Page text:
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Impacts, Perception, and Policy Implications of the BP/Deepwater Horizon Oil and Gas Disaster

November 2010

Citation: 40 ELR 11058

Issue: 11

Author: Elliott A. Norse and John Amos

I. Background

In many places, truth is what economic interests or government say it is, and the media and legal institutions are their facilitators. But countries with a robust nongovernmental sector have made the decision to welcome (or at least tolerate) unblinking, independent scrutiny as a way to create both more just societies and more effective economies and governments. When disseminated publicly, the analyses of skilled nongovernmental observers can provide crucial perspective and a useful reality check on powerful economic interests and government. As scientists (JA is a geologist; EAN is a marine biologist) who worked on aspects of oil and gas drilling for the industry and the federal government, respectively, and now, as chief executive officers of small environmental nonprofit organizations, we offer this Article on what is seen as the greatest environmental catastrophe in U.S. history. Our purpose is to help people remember this very recent past, and thereby avoid being condemned to repeat it. Because this event is so recent, almost none of the work we cite has appeared in the peerreviewed scientific literature.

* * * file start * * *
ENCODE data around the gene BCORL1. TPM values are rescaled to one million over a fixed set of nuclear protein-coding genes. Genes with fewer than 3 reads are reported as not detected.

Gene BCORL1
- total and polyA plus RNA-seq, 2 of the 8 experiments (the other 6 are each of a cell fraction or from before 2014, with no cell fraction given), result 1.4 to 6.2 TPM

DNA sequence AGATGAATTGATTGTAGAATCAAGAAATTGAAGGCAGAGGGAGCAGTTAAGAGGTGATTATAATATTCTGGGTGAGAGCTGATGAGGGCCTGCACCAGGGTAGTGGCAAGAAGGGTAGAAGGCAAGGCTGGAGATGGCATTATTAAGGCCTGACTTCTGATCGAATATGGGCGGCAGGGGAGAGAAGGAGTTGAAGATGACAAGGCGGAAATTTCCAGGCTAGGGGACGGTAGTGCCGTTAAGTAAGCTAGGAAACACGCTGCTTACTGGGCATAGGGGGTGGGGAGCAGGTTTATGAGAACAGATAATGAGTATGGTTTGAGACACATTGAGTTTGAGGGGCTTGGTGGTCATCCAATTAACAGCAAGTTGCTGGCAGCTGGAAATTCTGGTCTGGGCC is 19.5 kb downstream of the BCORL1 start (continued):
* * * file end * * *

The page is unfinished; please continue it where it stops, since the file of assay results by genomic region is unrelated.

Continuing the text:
Elliott A. Norse is President, Marine Conservation Biology Institute, Bellevue, Washington. John Amos is President, SkyTruth, Shepherdstown, West Virginia.

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